Overview Subhash Mathur
Understanding Subsidies in India Unacademy
Target Audience UPSC CSE aspirant RBI Grade 'B' State Service aspirants
About Me.. B.A. in Economics from DU M.A.in Economics Blogger | Traveller Dog Lover o Passionate For Teaching . Follow my profile for more Indian Economy courses.
Table of contents 1. Introduction 2. Subsidies: are they solution to a problem or are they themselves a problem? 3. Subsidies and its opportunity costs 4. Some subsidies led distortion in India 5. Direct Benefit Transfers as solution 6. JAM Trinity - Jan Dhan Yojna, Aadhaar and Mobile base 7. Conclusion
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Subsidies are one of the quintessential attributes of any welfare state. India, on the eve of independence, was left with the uphill task of socio-economic development. Markets were almost nonexistence, masses lived in abject poverty and illiteracy, we were not producing enough food to satiate the hunger of masses, life expectancy was just 32 years; in short, there was a crisis in every sphere; be it agriculture, industry, health or education; partly due to colonial legacy. Given such circumstances, founding fathers of democratic India rightly envisaged Indian state to be a welfare state. However, 70 years down the line only a few problems have abated, while new ones cropped up and poverty still stubbornly remains a pressing problem.
Subsidies: are they solution to a problem or are they themselves a problem? As already said, a welfare state without subsidies cannot be imagined. Governments have to extend subsidies to achieve objectives of socio-economic policy. By this, they aim at- Making basic necessities affordable to poor people through the extension of consumer services To prepare a foundation of various economic sectors in which private sector can participate later. When the economy is at lower stages of development, it is often unviable and unaffordable for the private sector to step in production. This is mainly because there are limited resources with private investors and there are informational externalities/uncertainties. In such case, government do handholding by supporting private sector by extending subsidies and withdrawing them when private sector becomes competitive. 1. 2.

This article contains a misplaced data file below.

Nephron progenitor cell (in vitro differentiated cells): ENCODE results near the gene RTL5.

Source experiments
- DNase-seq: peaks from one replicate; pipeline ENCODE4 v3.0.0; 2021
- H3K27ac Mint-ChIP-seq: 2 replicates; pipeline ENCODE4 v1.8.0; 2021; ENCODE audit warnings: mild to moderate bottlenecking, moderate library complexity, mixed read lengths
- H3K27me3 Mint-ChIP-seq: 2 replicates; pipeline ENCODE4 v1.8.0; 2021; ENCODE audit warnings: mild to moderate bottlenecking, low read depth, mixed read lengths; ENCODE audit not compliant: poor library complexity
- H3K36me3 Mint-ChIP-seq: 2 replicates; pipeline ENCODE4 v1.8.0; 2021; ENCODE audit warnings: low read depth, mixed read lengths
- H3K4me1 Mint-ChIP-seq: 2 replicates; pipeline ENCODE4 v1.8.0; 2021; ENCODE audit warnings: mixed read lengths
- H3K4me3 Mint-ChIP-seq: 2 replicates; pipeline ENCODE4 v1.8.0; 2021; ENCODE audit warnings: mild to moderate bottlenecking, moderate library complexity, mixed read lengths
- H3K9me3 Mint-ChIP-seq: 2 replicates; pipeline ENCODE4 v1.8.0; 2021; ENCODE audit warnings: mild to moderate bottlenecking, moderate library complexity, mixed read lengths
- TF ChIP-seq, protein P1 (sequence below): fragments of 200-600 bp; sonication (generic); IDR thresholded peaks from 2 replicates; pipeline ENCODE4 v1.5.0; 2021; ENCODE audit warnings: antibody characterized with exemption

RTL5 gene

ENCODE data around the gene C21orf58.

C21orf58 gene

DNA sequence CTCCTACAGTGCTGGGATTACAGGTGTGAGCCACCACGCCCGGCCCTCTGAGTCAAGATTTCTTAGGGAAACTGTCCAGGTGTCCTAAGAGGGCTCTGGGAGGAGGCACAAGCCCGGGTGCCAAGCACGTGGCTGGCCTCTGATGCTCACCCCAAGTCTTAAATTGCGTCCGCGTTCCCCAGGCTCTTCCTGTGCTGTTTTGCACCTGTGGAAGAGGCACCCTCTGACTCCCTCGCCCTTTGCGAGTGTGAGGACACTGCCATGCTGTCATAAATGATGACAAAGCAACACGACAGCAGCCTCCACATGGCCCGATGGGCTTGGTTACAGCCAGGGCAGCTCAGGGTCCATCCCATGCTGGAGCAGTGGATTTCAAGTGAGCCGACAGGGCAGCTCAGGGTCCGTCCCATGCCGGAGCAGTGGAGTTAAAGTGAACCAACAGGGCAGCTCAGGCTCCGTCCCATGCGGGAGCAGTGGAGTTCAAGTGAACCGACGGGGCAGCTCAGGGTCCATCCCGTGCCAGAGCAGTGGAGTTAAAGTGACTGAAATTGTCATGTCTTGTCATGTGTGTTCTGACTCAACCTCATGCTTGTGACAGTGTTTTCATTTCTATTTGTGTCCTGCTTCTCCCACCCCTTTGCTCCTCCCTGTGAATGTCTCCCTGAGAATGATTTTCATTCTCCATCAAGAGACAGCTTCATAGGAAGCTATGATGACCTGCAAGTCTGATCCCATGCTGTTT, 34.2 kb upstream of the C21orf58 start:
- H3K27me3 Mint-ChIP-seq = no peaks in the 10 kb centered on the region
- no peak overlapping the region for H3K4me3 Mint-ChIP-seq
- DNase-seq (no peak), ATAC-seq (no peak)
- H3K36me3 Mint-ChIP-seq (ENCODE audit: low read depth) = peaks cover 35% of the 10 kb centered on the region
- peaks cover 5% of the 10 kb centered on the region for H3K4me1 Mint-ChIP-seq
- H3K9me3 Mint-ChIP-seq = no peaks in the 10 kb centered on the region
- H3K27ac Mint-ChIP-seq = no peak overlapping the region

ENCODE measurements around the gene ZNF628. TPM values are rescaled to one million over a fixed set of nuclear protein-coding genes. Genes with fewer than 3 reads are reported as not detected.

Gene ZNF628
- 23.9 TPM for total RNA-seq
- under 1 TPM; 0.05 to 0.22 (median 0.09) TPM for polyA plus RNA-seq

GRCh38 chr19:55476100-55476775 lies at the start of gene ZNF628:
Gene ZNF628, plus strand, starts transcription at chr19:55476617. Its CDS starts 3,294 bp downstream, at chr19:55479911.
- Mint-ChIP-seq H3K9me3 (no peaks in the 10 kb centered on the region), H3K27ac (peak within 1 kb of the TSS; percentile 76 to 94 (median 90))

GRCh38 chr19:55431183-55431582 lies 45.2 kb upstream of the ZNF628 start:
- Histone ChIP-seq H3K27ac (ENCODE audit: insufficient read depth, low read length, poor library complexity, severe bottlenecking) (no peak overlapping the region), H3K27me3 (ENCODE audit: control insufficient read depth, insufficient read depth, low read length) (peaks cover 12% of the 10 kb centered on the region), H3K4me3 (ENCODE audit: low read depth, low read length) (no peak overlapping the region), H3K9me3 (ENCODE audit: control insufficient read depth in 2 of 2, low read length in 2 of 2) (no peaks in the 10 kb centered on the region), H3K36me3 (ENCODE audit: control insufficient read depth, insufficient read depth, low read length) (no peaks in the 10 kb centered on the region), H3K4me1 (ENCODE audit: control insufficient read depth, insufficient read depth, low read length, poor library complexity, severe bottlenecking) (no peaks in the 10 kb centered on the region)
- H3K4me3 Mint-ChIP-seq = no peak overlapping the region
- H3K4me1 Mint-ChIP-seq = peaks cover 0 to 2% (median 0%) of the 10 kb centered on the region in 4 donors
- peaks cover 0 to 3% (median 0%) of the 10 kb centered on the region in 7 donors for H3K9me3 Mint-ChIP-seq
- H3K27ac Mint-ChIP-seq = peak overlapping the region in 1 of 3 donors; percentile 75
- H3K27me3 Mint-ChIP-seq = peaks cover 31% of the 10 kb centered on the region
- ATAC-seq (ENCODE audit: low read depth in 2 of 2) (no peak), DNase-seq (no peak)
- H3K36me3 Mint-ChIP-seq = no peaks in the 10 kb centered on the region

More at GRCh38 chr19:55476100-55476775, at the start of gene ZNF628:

The most significant consequence of either of this altermative is that money is squeezed out of the economy and which results in lower consumption/demand. This, in turn, affects the growth in the economy. Fewer growth results in a lower collection of taxes. On other hand subsidy burden remains same or even increases. Further, higher borrowing results irn higher amount of interest to be paid. So in short, careless or politically motivated subsidy results in lower revenues for government and higher unproductive expenditure.
Some subsidies led distortion in India: Energy- Groundwater nexus - Agriculture sector is perhaps having most justifiable claim on subsidized inputs given the dismal situation of the farmers in the country. On these lines, water and electricity for agricultural use are heavily subsidized by state governments. Again, politics seeped into this economic cause and most governments have failed to ensure rational and sustainable use of subsidized water and electricity. Owing to this, in large parts of India, groundwater is being extracted indiscriminately as electric pump consume electricity that is almost free of cost. This has led to dramatic fall in groundwater levels. Wells have gone dry at numerous places. Water extracted from deep earth often gets contaminated by arsenic mineral. This, together with erratic monsoon due to climate change, has pushed rural India in deep distress 1. To remedy this problem, government has plans to separate agriculture feeder network from rest, under Deen Dayal Upadhayay Gram Jyoti Yojna. This separate agriculture feeder will supply electricity only for a few hours a day. This was first tried by Gujrat and results were encouraging as it had role in making Gujrat a power surplus state, along with arresting continuous decline in groundwater levels
3. Railways: Subsidization and Cross- subsidization - Between 1993 and 2011, the wholesale price index rose by 295% and the fares of sleeper class and second class travel rose just by 144% and 106% respectively. Consequently, railway runs at heavy loss, which can be construed as subsidy to passengers of the railways. It's only natural that railway has failed to expand capacity and improve quality to serve needs of booming Indian economy. When British left India had network of 52000 Kms, which now increased to measly 64000 Km. Apart from this, freight carriers of railways are even more uncompetitive, because railway subsidizes passenger fare further by charging higher freight charges. Accordingly, in 1970's freight used to contribute 65% of railway revenues and now it does only 33%. This is due to shifting of freight carriage from rail to road transport, which much costlier, more polluting and more time consuming. This has made our economy a lot more uncompetitive
B.A. in Economics from DU. M.A.in Economics Blogger | Traveller | Dog Lover Passionate For Teaching Follow my profile for more Indian Econo